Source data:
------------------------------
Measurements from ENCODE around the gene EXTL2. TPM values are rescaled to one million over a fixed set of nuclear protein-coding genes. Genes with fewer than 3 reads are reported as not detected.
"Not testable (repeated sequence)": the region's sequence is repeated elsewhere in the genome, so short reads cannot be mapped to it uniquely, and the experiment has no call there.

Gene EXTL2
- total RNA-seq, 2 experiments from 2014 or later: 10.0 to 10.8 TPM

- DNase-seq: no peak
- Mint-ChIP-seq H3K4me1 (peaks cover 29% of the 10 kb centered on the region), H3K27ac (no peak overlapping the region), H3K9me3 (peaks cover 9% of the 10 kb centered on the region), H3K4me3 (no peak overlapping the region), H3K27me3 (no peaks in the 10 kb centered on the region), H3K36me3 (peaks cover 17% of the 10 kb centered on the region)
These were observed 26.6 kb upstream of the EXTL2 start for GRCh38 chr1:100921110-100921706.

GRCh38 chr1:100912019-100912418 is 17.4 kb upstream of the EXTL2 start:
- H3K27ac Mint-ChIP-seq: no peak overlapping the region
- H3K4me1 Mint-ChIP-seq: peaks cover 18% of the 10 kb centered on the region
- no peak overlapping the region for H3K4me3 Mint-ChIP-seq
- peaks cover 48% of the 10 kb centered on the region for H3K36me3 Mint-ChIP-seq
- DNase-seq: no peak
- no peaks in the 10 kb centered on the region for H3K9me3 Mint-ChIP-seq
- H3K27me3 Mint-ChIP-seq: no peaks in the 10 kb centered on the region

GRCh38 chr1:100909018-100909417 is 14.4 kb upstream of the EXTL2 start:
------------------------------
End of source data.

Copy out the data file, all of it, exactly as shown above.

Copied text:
Measurements from ENCODE around the gene EXTL2. TPM values are rescaled to one million over a fixed set of nuclear protein-coding genes. Genes with fewer than 3 reads are reported as not detected.
"Not testable (repeated sequence)": the region's sequence is repeated elsewhere in the genome, so short reads cannot be mapped to it uniquely, and the experiment has no call there.

Gene EXTL2
- total RNA-seq, 2 experiments from 2014 or later: 10.0 to 10.8 TPM

- DNase-seq: no peak
- Mint-ChIP-seq H3K4me1 (peaks cover 29% of the 10 kb centered on the region), H3K27ac (no peak overlapping the region), H3K9me3 (peaks cover 9% of the 10 kb centered on the region), H3K4me3 (no peak overlapping the region), H3K27me3 (no peaks in the 10 kb centered on the region), H3K36me3 (peaks cover 17% of the 10 kb centered on the region)
These were observed 26.6 kb upstream of the EXTL2 start for GRCh38 chr1:100921110-100921706.

GRCh38 chr1:100912019-100912418 is 17.4 kb upstream of the EXTL2 start:
- H3K27ac Mint-ChIP-seq: no peak overlapping the region
- H3K4me1 Mint-ChIP-seq: peaks cover 18% of the 10 kb centered on the region
- no peak overlapping the region for H3K4me3 Mint-ChIP-seq
- peaks cover 48% of the 10 kb centered on the region for H3K36me3 Mint-ChIP-seq
- DNase-seq: no peak
- no peaks in the 10 kb centered on the region for H3K9me3 Mint-ChIP-seq
- H3K27me3 Mint-ChIP-seq: no peaks in the 10 kb centered on the region

GRCh38 chr1:100909018-100909417 is 14.4 kb upstream of the EXTL2 start: